Throughout CNU’s history, the ideas and passions of our members have spun off in a multitude of directions to enable deeper work and research on the core components of New Urbanism. The organizations listed here are closely affiliated with CNU—in scope of work, in principles, and in their tireless commitment to building better places.


Form-Based Codes Institute

The Form-Based Codes Institute (FBCI) is a non-profit professional organization dedicated to advancing the understanding and use of form-based codes. FBCI pursues this objective through three main areas of action.

  • We develop standards for form-based codes.
  • We provide education.
  • We create a forum for discussion and advancement of form-based codes.

National Charrette Institute

The National Charrette Institute (NCI) is a nonprofit educational institution. We help people build community capacity for collaboration to create healthy community plans. We teach professionals and community leaders the art and science of the NCI Charrette System™, a holistic, collaborative planning process that harnesses the talents and energies of all interested parties to create and support a feasible plan. And we advance the fields of community planning and public involvement through research and publications.

National Town Builders Association

As a peer-to-peer organization, The NTBA provides an unequaled opportunity to share information and insight with the nation’s premier Town Builders. This give and take among equals in a collegial setting has proven to be the most efficient way to problem-solve, improve quality and energize the vision necessary to execute the very best of town building principles.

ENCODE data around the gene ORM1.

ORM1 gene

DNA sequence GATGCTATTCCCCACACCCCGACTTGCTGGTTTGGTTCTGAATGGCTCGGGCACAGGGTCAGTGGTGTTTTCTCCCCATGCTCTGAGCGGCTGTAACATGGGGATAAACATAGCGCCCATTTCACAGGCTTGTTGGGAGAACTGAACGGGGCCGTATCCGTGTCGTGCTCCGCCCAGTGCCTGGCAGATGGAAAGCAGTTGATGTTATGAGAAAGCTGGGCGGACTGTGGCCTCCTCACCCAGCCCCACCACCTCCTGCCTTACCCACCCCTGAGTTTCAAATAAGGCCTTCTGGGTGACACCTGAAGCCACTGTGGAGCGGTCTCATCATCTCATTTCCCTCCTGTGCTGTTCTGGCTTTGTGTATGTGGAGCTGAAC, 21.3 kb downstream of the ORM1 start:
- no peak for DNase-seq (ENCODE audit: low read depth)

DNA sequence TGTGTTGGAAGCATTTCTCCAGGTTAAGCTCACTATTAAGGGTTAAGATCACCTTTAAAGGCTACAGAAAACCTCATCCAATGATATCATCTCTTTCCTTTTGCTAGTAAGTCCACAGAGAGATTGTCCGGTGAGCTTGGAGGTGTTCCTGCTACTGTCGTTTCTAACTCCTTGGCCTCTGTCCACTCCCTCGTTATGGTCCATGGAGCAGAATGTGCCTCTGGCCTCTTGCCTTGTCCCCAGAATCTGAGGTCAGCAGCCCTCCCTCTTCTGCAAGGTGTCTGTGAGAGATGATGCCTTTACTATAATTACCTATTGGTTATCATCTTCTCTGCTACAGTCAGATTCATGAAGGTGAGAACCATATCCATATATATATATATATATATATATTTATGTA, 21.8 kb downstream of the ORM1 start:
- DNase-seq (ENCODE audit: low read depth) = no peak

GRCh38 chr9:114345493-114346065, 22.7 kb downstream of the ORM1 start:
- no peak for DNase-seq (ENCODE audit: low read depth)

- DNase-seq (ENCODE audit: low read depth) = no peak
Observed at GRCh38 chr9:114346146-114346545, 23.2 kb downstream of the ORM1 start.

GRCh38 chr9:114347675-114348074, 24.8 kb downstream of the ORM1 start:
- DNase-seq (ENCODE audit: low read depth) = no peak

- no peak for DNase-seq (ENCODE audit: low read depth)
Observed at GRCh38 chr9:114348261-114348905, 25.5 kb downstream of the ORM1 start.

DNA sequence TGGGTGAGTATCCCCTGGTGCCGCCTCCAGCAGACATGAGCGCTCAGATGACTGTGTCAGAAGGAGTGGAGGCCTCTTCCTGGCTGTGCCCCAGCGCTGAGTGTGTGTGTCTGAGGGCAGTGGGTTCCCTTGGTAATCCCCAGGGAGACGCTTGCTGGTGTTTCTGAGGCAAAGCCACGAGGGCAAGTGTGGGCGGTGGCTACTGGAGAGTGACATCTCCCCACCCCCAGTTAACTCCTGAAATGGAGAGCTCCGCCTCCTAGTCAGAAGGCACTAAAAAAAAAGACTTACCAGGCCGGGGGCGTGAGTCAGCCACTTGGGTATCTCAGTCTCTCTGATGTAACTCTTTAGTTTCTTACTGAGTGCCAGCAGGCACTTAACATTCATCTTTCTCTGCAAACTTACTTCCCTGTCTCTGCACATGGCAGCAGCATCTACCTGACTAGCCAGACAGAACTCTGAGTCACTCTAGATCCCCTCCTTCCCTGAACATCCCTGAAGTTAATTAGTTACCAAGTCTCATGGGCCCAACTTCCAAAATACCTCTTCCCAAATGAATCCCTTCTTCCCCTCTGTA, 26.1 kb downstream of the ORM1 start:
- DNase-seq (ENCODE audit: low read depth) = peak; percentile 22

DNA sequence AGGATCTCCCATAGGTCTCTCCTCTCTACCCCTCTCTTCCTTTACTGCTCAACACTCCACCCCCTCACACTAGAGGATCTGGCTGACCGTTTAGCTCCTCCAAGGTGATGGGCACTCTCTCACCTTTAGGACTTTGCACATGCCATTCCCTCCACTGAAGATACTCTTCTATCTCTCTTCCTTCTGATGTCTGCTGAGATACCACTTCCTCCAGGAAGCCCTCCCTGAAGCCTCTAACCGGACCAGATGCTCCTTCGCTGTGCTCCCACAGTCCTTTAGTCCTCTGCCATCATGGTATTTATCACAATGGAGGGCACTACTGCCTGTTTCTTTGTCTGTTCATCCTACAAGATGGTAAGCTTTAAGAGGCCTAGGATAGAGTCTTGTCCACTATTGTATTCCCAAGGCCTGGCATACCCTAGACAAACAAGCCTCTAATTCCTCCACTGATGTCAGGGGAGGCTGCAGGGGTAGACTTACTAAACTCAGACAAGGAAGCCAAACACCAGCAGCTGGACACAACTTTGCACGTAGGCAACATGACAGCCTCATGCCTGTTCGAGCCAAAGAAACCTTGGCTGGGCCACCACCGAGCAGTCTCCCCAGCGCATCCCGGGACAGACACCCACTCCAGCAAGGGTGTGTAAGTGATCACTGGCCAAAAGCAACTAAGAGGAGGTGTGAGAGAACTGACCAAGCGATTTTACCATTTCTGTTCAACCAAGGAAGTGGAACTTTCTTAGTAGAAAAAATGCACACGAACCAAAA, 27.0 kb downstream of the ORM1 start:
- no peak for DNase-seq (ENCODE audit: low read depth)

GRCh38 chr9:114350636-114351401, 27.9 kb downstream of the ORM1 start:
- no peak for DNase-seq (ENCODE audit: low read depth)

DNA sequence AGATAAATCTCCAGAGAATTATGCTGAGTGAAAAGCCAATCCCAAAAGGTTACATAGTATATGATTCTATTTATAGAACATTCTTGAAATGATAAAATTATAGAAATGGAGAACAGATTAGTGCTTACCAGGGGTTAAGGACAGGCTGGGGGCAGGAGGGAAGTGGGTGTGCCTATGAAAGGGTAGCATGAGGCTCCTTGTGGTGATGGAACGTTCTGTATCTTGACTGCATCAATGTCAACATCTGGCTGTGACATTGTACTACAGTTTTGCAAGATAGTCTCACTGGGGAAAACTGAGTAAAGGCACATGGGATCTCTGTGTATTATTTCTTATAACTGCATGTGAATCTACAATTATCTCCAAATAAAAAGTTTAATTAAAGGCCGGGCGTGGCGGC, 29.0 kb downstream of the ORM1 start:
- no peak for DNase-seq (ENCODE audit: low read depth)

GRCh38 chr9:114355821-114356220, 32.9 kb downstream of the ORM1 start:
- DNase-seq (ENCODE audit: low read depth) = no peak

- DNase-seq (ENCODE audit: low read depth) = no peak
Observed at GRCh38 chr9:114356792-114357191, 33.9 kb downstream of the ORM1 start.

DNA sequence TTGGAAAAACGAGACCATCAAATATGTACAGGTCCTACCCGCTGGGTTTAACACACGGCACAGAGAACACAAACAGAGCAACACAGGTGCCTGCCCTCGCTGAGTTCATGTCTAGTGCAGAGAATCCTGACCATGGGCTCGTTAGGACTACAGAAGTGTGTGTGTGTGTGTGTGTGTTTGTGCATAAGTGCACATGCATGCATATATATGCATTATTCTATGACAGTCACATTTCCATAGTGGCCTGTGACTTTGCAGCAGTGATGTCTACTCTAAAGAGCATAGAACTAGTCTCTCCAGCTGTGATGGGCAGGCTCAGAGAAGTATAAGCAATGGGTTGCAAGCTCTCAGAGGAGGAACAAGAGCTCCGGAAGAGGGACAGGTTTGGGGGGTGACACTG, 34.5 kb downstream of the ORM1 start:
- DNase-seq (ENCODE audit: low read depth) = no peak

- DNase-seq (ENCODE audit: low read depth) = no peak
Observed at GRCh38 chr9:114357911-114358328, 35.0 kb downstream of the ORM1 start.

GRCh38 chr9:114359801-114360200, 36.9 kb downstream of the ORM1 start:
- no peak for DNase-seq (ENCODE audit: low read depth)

The NTBA is Town Builders learning from one another and committed to the following mission:

  • We are town builders committed to the successful development of smart growth neighborhoods that are economically, socially and environmentally sustainable.
  • We believe that it is important to support each other and future colleagues in creating communities of excellence that will serve as local and regional models of responsible development.
  • We wish to enhance the skills and meet the business needs of our members through peer networking and collaborative education.
  • We believe that in the development and redevelopment of America’s neighborhoods it is not only possible, but highly desirable, to do well by doing good. The pursuit of this goal requires continuous professional collaboration and leadership.

 

Center for Applied Transect Studies

The Center for Applied Transect Studies (CATS) promotes understanding of the built environment as part of the natural environment, through the planning methodology of the rural-to-urban transect. CATS supports interdisciplinary research, publication, tools, and training for the design, coding, building and documentation of resilient transect-based communities.

CATS is committed to transect-based environmental and land development principles that encourage the following outcomes:

  • Walkable, transit-connected communities
  • Comprehensive zoning reform
  • Context-based thoroughfare design and engineering
  • Affordable housing and income diversity
  • Regional, local, and individual food production
  • Passive climatic response in building and urban design
  • Reduction of environmental impacts and costs of infrastructure
  • Development and use of renewable energy technologies
  • Repair of unsustainable sprawl patterns

Seaside Institute

The Seaside Institute is dedicated to the following purposes: